Denise Levertov wrote mystical poetry which applied to daily her life. Her poetry contains qualities similar to Rilke who explored life through the spaces provided in poetry. In a sense, poetry acts as a form of Sabbath.
We read poetry’s words and the silence. In the latter, the former come to life asking questions of our whole self. There is no answer in the strictest sense. What emerges in the silence are new questions and as Rilke said, “We live into the questions.”
The silent spaces are important as they enrich the active moments of life. In those silent spaces, we become present in life which confronts us as a sword striking shoulder sending us honorably forward fulfilling life’s tasks and believing we can.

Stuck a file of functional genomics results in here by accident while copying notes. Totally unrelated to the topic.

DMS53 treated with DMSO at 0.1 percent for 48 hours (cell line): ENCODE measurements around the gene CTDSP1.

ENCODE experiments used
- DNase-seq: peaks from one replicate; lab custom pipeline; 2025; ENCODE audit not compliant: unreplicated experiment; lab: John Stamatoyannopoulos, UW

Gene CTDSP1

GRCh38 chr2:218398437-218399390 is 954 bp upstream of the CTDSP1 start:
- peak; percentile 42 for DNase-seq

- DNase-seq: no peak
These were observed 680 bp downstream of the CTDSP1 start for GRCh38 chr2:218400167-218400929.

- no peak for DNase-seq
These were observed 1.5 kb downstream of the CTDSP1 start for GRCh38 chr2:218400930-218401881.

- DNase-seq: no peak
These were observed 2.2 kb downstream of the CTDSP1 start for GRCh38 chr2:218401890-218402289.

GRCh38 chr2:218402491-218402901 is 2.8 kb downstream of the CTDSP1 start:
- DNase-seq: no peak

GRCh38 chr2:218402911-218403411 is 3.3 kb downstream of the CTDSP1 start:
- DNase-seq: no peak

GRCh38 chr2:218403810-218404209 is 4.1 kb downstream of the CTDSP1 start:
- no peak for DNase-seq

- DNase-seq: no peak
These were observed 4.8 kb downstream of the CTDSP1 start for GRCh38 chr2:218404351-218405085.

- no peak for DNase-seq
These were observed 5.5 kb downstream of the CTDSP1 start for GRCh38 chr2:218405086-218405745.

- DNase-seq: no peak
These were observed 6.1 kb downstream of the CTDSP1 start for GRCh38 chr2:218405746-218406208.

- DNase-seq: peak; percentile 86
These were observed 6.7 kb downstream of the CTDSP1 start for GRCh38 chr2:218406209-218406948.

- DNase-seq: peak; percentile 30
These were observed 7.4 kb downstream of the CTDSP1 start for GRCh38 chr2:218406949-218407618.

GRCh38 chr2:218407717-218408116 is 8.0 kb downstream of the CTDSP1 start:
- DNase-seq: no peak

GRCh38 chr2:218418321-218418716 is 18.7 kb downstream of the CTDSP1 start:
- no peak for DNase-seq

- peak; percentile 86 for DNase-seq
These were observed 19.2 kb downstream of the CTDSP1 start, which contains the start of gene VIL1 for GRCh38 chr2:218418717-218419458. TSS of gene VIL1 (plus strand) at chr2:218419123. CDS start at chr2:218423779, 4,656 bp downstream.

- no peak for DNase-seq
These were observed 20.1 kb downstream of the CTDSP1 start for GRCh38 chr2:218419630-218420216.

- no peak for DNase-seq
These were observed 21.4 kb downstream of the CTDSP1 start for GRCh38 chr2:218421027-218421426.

A certain day became a presence to me;
there it was, confronting me–a sky, air, light:
a being. And before it started to descend
from the height of noon, it leaned over
and struck my shoulder as if with
the flat of a sword, granting me
honor and a task. The day’s blow
rang out, metallic–or it was I, a bell awakened,
and what I heard was my whole self
saying and singing what it knew: I can.